Natalie Diaz Interview with John Hoppenthaler
Natalie, I don’t even know where to begin. First, I guess, I want to thank you for all you do, not only for the Native community but also for the human community. If it weren’t for young activists like you, willing to put your words and body out there as you do, there would be no hope in the world.
Why don’t we start here: what do you think a Donald Trump presidency means for Native Americans? I mean, in a Facebook post you made in early December you write, “ Even as our American and Native veterans are continuing to protect America from itself, DAPL and Morton Co Sherriff are still at it. Barricading and blocking. Driven by whiteness and anger and power and money. Don't sleep on things yet America. Stay fighting this. Stay leaned into this. It's the start of many battles that we will need to fight for one another. Don't do what we always do and fade away, stay present, stay open and giving.”
In a time when facts lack currency and, more overtly than ever before, those “driven by whiteness and anger and power and money” are recklessly barreling this red, white and blue Hummer down the highway, what does it mean to stay “present” in a way that will alter the spirits of those still capable of saving their own lives?
As I’m talking with you, I’m driving across America, from Princeton back to my rez. Yesterday we drove past the exit for a Frontier Culture Museum. Frontier Culture… Add the word “Culture” to a fucked-up thing and immediately erase the violence it was built from, the same violence which throbs in American gestures and values today. Americans like to forget that what is American is violent, is stolen, is looted, is bloody, is a heavily edited story.
As we drove past the exit, I asked Saretta, “What do you think they know and collect and do at the Frontier Culture Museum?” She Googled their website and read me the text: “To tell the story of early immigrants and their American descendants…” She went on: “The outdoor exhibits are located in two separate areas: the Old World and America. The Old World exhibits show rural life and culture in four homelands of early migrants to the American colonies. The American exhibits show the life these colonists and their descendants created…” The Old World, the world before America, doesn’t include indigenous people. At least not at the Frontier Culture Museum. Which makes sense, since the point of Frontier Culture was to supplant indigenous culture. By supplant, I mean massacre.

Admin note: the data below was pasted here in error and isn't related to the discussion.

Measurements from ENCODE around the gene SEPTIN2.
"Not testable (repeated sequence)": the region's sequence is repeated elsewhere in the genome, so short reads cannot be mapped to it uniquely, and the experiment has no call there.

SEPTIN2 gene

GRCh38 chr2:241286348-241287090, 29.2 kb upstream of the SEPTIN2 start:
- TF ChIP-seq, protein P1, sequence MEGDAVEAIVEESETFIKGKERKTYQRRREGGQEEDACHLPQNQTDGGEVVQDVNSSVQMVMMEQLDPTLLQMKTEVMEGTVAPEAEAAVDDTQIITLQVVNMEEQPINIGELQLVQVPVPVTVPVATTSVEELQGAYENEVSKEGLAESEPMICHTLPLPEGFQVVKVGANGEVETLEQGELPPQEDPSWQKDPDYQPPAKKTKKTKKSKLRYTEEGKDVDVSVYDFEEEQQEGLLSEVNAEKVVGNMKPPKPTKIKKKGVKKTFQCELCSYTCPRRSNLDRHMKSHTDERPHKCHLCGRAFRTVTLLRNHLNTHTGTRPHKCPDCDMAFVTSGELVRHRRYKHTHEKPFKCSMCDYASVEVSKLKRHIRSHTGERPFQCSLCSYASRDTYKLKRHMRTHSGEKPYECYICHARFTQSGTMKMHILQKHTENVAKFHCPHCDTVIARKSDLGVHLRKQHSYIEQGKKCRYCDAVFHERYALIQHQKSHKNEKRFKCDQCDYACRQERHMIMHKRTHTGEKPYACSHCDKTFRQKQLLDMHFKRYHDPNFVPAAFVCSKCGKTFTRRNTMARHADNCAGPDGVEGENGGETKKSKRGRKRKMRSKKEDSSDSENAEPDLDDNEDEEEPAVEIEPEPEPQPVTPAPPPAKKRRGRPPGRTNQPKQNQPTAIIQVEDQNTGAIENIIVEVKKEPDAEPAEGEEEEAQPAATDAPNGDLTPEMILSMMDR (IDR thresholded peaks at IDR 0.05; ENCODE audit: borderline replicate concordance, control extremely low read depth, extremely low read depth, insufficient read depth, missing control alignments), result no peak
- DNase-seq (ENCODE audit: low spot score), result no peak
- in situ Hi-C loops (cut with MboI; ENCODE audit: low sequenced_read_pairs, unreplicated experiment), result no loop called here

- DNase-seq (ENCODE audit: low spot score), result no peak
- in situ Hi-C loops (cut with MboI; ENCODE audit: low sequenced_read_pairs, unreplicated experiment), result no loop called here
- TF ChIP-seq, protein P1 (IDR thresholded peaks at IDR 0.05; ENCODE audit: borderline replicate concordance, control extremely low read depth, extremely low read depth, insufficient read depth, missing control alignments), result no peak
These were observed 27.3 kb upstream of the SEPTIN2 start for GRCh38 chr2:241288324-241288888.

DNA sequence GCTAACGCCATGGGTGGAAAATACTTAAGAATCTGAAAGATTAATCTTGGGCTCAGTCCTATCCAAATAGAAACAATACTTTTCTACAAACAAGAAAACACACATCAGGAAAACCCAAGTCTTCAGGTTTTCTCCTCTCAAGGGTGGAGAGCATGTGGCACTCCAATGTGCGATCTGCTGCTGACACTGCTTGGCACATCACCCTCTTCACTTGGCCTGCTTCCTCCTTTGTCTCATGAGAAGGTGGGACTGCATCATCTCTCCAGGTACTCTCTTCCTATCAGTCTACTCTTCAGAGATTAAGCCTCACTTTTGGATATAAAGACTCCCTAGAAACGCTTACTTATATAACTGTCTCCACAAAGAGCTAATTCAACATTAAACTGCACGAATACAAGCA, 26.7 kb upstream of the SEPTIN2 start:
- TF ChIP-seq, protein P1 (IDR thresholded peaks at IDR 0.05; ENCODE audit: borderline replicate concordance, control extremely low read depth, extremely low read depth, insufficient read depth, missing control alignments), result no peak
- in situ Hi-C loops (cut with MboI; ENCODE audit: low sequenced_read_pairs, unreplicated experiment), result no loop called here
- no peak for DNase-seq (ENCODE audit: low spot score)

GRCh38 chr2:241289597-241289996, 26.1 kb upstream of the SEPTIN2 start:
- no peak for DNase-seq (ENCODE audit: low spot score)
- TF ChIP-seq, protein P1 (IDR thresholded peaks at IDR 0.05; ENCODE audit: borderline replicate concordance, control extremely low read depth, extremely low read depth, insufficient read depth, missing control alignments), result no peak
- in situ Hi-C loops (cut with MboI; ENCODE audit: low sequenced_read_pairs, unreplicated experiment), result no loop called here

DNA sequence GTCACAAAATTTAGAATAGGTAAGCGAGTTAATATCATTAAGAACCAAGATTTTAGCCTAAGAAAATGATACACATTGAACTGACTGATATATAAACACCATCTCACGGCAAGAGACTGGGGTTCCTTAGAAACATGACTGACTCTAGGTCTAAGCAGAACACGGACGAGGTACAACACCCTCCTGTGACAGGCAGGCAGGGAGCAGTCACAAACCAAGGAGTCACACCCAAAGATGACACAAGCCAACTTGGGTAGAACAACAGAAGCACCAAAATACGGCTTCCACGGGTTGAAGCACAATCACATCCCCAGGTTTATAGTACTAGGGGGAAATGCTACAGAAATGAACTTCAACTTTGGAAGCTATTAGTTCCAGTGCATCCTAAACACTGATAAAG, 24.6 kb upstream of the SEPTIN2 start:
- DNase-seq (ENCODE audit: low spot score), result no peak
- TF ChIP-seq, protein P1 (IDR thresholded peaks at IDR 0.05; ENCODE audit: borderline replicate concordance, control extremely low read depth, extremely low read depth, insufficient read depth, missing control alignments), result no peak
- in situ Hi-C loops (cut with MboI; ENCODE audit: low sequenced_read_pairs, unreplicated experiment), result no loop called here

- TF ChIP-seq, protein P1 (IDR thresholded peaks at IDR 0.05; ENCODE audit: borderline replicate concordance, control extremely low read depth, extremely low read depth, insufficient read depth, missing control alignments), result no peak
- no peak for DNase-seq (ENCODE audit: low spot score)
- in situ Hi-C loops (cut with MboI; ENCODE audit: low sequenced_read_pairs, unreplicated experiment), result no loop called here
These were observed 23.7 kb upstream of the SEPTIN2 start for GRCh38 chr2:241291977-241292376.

Below is a quote from Ngũgĩ wa Thiong'o’s Decolonizing the Mind , a book that has meant much to me this past year. He is discussing African literature and writing in his African language versus the language of the colonizer. This point he makes has been tolling in me for a long time:
Post election, it is important for us to remember Donald Trump is American. He didn’t suddenly happen. He isn’t an anomaly—he is one of many. America has always been what it is today. Americans have largely ignored the ugly parts of our American identity, looked away, kept on keeping on, because America was only breaking and killing non-white people, or poor people, or strangers across an ocean.
After reading wa Thiong’o, I thought: America is a cultural bomb—it always has been. I don’t believe there are any real Native Americans. Indigenous peoples were here long before America was a bad seed looking to dig into some good earth. But can there be a native of this America? Can the colonizer, the crusher, the conqueror become native, or are they always the invaders, the invasives. Maybe Trump is actually a “Native” American, the true product of this country and the teeth and tails it trembles with. Indigenous peoples are not native to America, we are the survivors of it, we are the defenders against it.